The new omicron variant of the coronavirus has sounded alarms around the world and the World Health Organization (WHO) has classified the global risk as “very high”, while researchers wonder if it causes a more severe disease and if it is more communicable.
The United States and several countries in Europe and the rest of the world have established restrictions on flights from countries in southern Africa and especially from South Africa, where the first cases of omicron were recorded.
Meanwhile, researchers are working around the clock to determine how transmissible this omicron variant is and how effective current vaccines might be, amid concerns that the variation has the potential to escape immunizers.
The worrying question: does omicron cause a more severe disease?
According to the latest update published by the WHO this Sunday, there is currently no information on the severity of the covid-19 generated by omicron compared to other variants, including delta, and it will take several weeks of investigations to find out.
There is also no information to suggest that omicron, identified as variant B.1.1.529, causes symptoms different from other variants.
There is preliminary data on an increase in covid-19 hospitalizations in South Africa, but this can be attributed to the general growth of infections in the country. Omicron is also known to have quickly become the dominant variant where it has sprung up in South Africa.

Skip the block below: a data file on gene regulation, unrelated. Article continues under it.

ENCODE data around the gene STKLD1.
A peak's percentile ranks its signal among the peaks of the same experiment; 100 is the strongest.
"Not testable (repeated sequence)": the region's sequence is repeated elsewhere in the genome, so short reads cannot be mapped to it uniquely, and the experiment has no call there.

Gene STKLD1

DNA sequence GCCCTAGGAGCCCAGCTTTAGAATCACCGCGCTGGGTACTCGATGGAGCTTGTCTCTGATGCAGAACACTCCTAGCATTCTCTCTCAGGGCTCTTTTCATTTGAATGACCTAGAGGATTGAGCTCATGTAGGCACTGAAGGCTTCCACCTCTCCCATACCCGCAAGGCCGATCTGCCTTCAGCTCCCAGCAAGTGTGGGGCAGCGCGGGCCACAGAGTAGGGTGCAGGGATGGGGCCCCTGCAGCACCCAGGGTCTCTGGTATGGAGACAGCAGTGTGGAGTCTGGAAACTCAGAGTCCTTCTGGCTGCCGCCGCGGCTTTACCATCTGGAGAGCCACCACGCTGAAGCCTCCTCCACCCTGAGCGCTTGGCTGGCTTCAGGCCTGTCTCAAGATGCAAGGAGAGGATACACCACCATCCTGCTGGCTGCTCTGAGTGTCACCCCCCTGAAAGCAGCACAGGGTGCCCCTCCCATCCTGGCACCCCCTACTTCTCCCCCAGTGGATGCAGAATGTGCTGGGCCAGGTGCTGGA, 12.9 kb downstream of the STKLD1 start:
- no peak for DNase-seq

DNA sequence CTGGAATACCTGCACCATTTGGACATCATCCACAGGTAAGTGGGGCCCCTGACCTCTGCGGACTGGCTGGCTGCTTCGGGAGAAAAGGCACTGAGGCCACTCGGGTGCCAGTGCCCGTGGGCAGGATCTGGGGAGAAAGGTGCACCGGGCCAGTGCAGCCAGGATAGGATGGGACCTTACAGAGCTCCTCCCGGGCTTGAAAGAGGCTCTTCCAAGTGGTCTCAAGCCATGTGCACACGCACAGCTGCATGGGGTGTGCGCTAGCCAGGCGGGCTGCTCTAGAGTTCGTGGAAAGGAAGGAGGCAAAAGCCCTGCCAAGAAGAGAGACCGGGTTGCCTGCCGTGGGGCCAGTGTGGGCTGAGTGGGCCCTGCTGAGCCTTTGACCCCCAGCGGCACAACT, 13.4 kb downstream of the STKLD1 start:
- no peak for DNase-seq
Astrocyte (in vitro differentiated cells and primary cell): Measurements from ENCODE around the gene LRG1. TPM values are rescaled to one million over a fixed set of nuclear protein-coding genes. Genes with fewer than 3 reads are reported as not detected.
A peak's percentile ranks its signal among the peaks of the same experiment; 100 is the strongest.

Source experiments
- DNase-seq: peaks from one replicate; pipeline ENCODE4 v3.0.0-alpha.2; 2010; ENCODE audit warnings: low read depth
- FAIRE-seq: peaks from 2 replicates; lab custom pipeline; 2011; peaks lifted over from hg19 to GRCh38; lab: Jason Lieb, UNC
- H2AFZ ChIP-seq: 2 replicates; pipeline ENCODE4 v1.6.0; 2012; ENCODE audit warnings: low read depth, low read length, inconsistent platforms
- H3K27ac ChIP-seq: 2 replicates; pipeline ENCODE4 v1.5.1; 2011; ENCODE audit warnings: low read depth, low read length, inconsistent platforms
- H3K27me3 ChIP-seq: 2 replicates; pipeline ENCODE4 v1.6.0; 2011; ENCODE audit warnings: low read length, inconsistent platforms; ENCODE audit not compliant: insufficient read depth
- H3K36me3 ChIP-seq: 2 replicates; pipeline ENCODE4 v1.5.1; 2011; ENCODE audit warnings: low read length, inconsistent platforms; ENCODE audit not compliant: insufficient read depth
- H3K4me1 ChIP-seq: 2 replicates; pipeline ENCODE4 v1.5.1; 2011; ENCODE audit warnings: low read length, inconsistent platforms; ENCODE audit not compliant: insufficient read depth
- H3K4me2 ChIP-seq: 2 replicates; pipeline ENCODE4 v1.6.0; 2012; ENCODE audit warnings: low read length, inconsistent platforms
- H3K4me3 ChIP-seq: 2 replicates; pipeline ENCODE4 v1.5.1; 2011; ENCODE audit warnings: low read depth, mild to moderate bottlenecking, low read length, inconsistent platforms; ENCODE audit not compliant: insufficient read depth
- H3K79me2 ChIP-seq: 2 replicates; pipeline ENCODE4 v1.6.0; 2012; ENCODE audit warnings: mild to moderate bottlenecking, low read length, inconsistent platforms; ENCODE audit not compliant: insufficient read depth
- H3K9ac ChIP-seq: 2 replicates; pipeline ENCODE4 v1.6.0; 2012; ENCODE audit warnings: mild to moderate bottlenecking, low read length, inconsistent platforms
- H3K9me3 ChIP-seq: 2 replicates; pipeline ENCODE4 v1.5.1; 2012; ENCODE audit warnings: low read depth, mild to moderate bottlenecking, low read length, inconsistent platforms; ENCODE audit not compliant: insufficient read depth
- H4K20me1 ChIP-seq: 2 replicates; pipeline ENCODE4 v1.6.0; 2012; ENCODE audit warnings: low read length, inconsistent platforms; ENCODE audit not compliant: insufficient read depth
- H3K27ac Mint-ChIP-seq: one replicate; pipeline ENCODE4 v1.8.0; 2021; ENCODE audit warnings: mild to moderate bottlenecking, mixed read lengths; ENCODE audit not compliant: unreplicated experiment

South Africa has vaccinated less than 36% of its adult population with two doses and its rate of new vaccinations has dropped in recent days, according to the country’s Health Department.
A doctor who treated some patients in South Africa told Reuters that her patients had only mild symptoms. “The most prevalent clinical complaint is severe fatigue for a day or two, then headaches and body aches,” said Angelique Coetzee, president of the South African Medical Association.
In this regard, the WHO noted that the first reports of infections in South Africa have been among young people, who generally tend to experience mild or moderate illness.
The WHO has also indicated that preliminary evidence suggests that there may be an increased risk of reinfection with omicron, compared to other variants of interest, but the information is limited.
A series of mutations in omicron
Genomic scientists in South Africa said earlier this week that the variant has an unusually high number of mutations, with more than 30 in the spike protein, the structure the virus uses to enter cells it attacks.
Those mutations could make the variant more transmissible and more resistant to vaccines.
Researchers have pointed to, for example, the E484K mutation , which can make the virus less recognizable to some antibodies, or the N501Y , which gave the alpha and gamma variants their highest transmissibility. Both are present in omicron.
The new variant is also affected, like delta, by the D614G mutation , which appears to help the virus adhere better to the cells it infects.
“The number of mutations per se does not mean that the new variant will cause any problems; although it may make it look more different to the immune system, ” Dr. Peter English, former chairman of the Committee on Medicine , said in a statement. of Public Health of the British Medical Association.